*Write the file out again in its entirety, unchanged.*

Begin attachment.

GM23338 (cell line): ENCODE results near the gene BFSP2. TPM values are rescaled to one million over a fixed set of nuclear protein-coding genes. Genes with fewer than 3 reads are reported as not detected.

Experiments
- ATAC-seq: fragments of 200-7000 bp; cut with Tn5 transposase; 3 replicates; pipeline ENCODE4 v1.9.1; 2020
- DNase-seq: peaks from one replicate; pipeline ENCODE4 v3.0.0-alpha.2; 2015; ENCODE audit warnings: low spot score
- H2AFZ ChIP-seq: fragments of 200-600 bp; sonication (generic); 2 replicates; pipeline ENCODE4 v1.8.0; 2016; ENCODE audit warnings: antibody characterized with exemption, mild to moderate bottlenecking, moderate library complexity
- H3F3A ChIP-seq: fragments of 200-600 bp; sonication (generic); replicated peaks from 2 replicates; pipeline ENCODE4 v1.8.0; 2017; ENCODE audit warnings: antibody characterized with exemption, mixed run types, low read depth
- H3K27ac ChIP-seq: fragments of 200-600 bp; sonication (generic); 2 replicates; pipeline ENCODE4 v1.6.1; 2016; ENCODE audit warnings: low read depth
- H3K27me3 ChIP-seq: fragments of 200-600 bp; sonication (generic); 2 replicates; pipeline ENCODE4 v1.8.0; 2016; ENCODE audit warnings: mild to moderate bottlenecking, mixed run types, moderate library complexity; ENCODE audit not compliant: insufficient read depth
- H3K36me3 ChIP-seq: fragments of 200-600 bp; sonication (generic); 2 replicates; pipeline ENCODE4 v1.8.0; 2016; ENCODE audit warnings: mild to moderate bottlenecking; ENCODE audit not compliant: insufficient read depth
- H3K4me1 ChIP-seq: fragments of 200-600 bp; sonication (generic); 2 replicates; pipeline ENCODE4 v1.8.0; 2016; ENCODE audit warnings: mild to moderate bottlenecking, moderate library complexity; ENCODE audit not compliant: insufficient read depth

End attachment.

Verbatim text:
GM23338 (cell line): ENCODE results near the gene BFSP2. TPM values are rescaled to one million over a fixed set of nuclear protein-coding genes. Genes with fewer than 3 reads are reported as not detected.

Experiments
- ATAC-seq: fragments of 200-7000 bp; cut with Tn5 transposase; 3 replicates; pipeline ENCODE4 v1.9.1; 2020
- DNase-seq: peaks from one replicate; pipeline ENCODE4 v3.0.0-alpha.2; 2015; ENCODE audit warnings: low spot score
- H2AFZ ChIP-seq: fragments of 200-600 bp; sonication (generic); 2 replicates; pipeline ENCODE4 v1.8.0; 2016; ENCODE audit warnings: antibody characterized with exemption, mild to moderate bottlenecking, moderate library complexity
- H3F3A ChIP-seq: fragments of 200-600 bp; sonication (generic); replicated peaks from 2 replicates; pipeline ENCODE4 v1.8.0; 2017; ENCODE audit warnings: antibody characterized with exemption, mixed run types, low read depth
- H3K27ac ChIP-seq: fragments of 200-600 bp; sonication (generic); 2 replicates; pipeline ENCODE4 v1.6.1; 2016; ENCODE audit warnings: low read depth
- H3K27me3 ChIP-seq: fragments of 200-600 bp; sonication (generic); 2 replicates; pipeline ENCODE4 v1.8.0; 2016; ENCODE audit warnings: mild to moderate bottlenecking, mixed run types, moderate library complexity; ENCODE audit not compliant: insufficient read depth
- H3K36me3 ChIP-seq: fragments of 200-600 bp; sonication (generic); 2 replicates; pipeline ENCODE4 v1.8.0; 2016; ENCODE audit warnings: mild to moderate bottlenecking; ENCODE audit not compliant: insufficient read depth
- H3K4me1 ChIP-seq: fragments of 200-600 bp; sonication (generic); 2 replicates; pipeline ENCODE4 v1.8.0; 2016; ENCODE audit warnings: mild to moderate bottlenecking, moderate library complexity; ENCODE audit not compliant: insufficient read depth